Sucrerie de Morondava:

This modern sugar mill at Morondava (west coast), owned by SIRAMAmin Analaiva (SIRANALA) and opened in 1983, never had any railways. It has been operated by SUCOMA since 1997 and has an annual capacity of 22.000 tonnes of sugar.

Diégo Suarez:

Located at the northern tip of the main island, the natural harbor of Diégo Suarez (Antsiranana after 1975) as well as the surrounding area became a French protectorate in 1885, over ten years before the rest of the island was colonized. The harbor became a major French naval base and coaling station and the French military presence lasted well after independence in 1960 until 1973.

A 600mm gauge military railway was opened between Diégo Suarez, Fontaine Tunisienne and Sakaramy (10 + 12 km) in 1900/02. It was intended to continue this railway 10 km to Camp d’Ambre in Joffreville, used as a hill station by the military due to its cooler climate. The last section was however never built. Although at least three 0-4-0T Decauville steam locos (including 3.5 ton N°. 342/1901) are known to have been used, the main mode of traction for up trains was mules for passenger trains, oxen for goods trains, while the down trains were powered by gravity. Traffic consisted of a daily supply train and a postal van, and a limited public passenger service for civilians existed (one weekly return working in 1913). No remains of this railway could be found, however old postcards depicting it are sold in shops all over town.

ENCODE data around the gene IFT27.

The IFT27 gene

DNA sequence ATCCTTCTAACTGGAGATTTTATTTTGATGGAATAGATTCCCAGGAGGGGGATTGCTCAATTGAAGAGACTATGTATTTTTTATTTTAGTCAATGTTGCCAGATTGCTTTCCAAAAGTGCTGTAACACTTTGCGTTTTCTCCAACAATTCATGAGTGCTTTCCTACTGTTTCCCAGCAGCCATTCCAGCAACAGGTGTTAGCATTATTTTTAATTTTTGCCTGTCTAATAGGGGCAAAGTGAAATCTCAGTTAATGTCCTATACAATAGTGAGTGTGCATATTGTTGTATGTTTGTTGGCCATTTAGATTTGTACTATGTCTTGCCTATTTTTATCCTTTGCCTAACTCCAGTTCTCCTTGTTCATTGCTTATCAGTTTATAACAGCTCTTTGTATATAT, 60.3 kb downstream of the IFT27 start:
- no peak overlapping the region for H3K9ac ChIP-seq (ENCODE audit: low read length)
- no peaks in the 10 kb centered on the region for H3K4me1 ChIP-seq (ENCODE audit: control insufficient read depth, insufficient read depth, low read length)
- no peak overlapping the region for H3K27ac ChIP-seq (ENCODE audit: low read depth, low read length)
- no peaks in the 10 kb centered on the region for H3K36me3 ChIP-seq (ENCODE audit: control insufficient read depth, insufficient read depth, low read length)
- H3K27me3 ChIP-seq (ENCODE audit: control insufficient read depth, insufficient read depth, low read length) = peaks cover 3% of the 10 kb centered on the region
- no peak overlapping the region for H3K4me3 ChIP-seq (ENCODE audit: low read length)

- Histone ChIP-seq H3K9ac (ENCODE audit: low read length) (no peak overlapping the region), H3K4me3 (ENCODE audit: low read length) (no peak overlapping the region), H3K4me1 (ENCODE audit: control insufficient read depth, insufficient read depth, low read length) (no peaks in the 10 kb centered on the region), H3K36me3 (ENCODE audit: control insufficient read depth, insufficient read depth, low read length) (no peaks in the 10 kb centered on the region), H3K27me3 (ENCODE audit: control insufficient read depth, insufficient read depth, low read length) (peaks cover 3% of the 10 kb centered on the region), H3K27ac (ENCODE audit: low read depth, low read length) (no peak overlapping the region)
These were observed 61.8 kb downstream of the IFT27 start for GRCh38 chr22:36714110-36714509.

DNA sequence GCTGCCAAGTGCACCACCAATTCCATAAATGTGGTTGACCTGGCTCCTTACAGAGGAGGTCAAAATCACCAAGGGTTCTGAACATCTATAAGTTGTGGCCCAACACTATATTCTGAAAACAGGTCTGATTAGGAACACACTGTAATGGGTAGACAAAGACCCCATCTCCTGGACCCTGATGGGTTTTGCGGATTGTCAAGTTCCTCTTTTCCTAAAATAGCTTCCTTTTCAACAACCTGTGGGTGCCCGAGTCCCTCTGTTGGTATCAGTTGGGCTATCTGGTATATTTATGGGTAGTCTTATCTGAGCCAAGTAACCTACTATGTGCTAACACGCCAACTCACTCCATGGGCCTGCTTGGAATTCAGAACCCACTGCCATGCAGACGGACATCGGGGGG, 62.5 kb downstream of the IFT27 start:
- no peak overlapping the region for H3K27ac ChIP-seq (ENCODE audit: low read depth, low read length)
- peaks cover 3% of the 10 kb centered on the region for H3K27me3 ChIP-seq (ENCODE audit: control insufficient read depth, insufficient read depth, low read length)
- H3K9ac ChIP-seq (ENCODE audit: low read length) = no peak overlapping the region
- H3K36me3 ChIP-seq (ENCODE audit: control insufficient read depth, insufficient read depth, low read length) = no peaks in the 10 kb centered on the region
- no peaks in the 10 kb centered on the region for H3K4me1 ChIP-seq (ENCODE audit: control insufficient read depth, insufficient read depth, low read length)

From c. 1887 the Société de la Graineterie Française (SGF) used narrow gauge railways in its plantations around Diégo Suarez.